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God commands you (are you ready for it?) to be angry.

God commands you (are you ready for it?) to be angry.

MAY 8, 2023

/ Programs / Key Life / God commands you (are you ready for it?) to be angry.

Justin Holcomb: God commands you (are you ready for it?) to be angry? Let’s talk about it, on Key Life.

Matthew Porter:
This is Key Life. We are here to let you know that because of what Jesus has done, God will never be angry at you again. Steve invited our friend Justin Holcomb to do the teaching this week. Justin is an Episcopal priest, an author, and professor at Reformed Theological Seminary.

Justin Holcomb: Thank you Matthew. My name is Justin Holcomb, and I have the joy of teaching this week, and our topic is going to be anger and forgiveness. And we’re going to explore that through some passages from Ephesians 4 and 5. Now, despite popular understanding, Scripture does not always describe anger as sin. As a matter of fact, the angriest person in the Bible is God, Isaiah 9:17 says.

When he sees sin, his anger does not turn away.

The word wrath is used over 600 times in reference to God’s response to sin and evil, John 3:36 says.

The wrath of God remains on those who do not believe in Jesus Christ.

In Romans, Paul mentions God’s anger over 50 times. Paul features the anger of God prominently in his letters. God’s anger against sin and its effects is justified and displayed. Look at Romans 1:18, Romans 2:5, Romans 9:22, Ephesians 5:6, Colossians 3:6, I Thessalonians 2:16. I’m giving you those, just so you can see that I’m not making this up. This is littered all throughout Scripture and Paul just refers to it throughout his letters. So, it’s in the Old Testament, it’s in the New Testament, it’s in the gospels and in Paul’s letters and others. That God is angry, tells us something very important. David Powlison tells us.

Anger can be utterly right, good, appropriate, beautiful. The only fair response to something evil, and the loving response on behalf of evil’s victims.

That is a helpful quote to move us away from the idea that anger is always sin. God’s people can also express godly anger, Ephesians 4:26 says.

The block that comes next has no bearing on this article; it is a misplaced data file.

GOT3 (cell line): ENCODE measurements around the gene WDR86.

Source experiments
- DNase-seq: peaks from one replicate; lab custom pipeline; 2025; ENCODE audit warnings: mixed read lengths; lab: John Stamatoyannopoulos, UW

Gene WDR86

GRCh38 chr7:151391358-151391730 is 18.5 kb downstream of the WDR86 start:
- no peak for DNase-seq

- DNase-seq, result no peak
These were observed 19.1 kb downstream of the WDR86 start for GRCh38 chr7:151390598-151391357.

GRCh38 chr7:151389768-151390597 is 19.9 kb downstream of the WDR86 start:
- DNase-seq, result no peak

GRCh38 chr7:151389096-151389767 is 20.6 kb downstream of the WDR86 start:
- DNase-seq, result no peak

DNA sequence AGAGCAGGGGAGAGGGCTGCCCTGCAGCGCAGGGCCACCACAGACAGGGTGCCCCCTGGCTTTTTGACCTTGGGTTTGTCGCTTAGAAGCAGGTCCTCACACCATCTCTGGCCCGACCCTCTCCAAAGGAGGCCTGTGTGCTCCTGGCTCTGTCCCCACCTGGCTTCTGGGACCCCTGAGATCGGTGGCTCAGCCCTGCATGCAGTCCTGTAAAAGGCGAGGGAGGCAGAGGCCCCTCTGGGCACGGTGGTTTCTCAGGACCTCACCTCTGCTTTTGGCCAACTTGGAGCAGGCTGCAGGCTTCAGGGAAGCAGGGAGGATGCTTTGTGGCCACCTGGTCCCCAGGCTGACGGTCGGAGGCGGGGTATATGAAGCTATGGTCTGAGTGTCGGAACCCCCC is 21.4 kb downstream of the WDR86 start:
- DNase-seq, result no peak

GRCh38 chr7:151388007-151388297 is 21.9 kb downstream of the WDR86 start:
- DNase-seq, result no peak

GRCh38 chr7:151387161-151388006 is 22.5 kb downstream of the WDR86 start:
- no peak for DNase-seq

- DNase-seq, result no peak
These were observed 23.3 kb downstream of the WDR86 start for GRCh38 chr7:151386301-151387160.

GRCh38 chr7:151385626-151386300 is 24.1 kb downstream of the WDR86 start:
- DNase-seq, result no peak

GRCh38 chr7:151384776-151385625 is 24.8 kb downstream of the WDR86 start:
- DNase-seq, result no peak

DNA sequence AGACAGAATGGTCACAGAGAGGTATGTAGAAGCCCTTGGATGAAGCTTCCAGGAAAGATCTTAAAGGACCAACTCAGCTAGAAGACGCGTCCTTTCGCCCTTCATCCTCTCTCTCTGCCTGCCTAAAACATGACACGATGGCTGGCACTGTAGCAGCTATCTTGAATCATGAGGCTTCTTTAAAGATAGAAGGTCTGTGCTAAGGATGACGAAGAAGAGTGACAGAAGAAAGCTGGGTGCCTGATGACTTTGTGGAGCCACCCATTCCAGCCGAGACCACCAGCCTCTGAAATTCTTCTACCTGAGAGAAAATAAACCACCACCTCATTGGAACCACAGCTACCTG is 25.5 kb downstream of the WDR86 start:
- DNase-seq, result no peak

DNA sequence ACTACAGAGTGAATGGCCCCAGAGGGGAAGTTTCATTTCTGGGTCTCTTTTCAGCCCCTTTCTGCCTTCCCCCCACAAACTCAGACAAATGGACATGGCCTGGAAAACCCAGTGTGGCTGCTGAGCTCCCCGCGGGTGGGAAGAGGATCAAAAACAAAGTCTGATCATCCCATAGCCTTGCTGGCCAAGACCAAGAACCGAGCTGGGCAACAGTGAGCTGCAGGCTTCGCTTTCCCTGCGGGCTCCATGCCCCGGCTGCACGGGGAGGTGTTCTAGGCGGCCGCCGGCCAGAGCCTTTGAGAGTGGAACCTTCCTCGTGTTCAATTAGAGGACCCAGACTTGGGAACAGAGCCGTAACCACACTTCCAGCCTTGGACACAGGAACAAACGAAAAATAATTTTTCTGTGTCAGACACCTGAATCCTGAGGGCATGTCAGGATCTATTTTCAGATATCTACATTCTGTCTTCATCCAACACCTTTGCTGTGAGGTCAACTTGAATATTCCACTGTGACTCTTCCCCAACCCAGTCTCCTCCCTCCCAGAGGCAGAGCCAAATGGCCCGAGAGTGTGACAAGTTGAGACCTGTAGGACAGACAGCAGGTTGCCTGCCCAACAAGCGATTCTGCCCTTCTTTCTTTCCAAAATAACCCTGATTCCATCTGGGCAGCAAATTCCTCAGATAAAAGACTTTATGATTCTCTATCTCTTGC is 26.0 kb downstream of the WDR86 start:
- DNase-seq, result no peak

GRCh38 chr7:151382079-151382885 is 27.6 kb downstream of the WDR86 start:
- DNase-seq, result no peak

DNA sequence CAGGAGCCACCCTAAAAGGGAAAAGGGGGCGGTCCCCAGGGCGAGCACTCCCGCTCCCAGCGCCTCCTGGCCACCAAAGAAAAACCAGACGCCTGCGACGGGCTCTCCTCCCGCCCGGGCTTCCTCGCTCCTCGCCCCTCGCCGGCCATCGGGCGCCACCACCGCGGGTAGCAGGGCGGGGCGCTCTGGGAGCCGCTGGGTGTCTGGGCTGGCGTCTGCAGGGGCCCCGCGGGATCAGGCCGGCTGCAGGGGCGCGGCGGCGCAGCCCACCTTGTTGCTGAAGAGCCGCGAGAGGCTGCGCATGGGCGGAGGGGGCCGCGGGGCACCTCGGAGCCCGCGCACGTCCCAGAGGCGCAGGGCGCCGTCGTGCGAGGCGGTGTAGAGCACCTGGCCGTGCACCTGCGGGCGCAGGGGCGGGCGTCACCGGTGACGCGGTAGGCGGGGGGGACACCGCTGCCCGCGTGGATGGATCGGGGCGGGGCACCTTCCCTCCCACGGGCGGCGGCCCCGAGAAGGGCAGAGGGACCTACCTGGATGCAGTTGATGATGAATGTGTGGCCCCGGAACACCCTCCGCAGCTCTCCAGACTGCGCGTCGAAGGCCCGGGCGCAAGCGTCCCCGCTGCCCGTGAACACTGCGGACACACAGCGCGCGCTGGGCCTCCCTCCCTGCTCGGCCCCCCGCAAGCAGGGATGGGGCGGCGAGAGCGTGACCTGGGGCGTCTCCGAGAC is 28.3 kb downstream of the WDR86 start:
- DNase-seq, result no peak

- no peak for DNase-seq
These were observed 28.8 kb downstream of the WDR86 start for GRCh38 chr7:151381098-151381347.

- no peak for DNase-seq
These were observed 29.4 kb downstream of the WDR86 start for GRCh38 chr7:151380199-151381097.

Be angry, but do not sin.

And this teaching today, we’re going to focus on those first two words of Ephesians 4:26.

Be angry.

This passage is from Psalm 4:4 and quoted in Ephesians 4:26. And it shows that anger need not, and should not be only understood as sinful. Legitimate anger should be felt and expressed in an appropriate manner. The fact that Paul distinguishes between anger and sin indicates that there is an anger that is not sinful. Anger at the evil done to you and to others, and the betrayal you may have experienced or loved ones have experienced, falls into the realm of godly anger. God is angry and he actually calls you, commands you, that’s an imperative.

Be angry.

He’s not describing when you are angry, he’s saying.

Be angry.

God is angrier over the sin committed against you than you are. Godly anger is participating in God’s anger against injustice and sin. God is angry because what happened to you was evil and it harmed you, the apple of his eye. To those who are ignoring their anger or settling for weak distortions of anger, which are known as bitterness or hatred. God invites you to participate in his anger for the sins done against you. He’s moving you away from bitterness and hatred and inviting you to anger. Not only are you invited to be angry at evil, but you’re also expected to be angry. As an image of God, you were made a moral being. Princeton theologian, B.B. Warfield tells us this.

It would be impossible for a moral being to stand in the presence of perceived wrong, indifferent, and unmoved.

What he’s saying is, if you are in the presence of sin because you are an image of God. You will not be indifferent, you will not be unmoved by that. So, we are created with the capacity for anger at wrongdoing, and that’s an expression of love for God and for those harmed by sin. This is the opposite of denying, ignoring, or suppressing anger. Expressing godly anger with God is not a sin, but actually it’s encouraged. In the Bible there are many examples of Godly anger, in which anger is directed at the right objects. Again, I’m going give you some passages just so you can look them up as examples: Exodus 16:20, Leviticus 10:16, Judges 9:30, II Samuel 12:5, Jeremiah 6:11, Nehemiah 5:6. And anger against sin or injustice, we learn from those passages is considered appropriate, good, and it’s summoned by God. God is angry at sin and at human suffering and oppression that is the result of sin. It shows us that he is the defender of the wronged because he is holy and just, his anger is always legitimate. One Old Testament scholar tells us this about God’s anger.

Yahweh can be angry because of human cruelty, or he can be angry exclusively because of the idolatry or pride of human beings. That Yahweh can be angry because of humans disregarding their common sense of justice demonstrates that he cares about how humans treat humans. He is concerned about the lives of human beings and whether justice takes place among them. This concern is not merely a passive interest.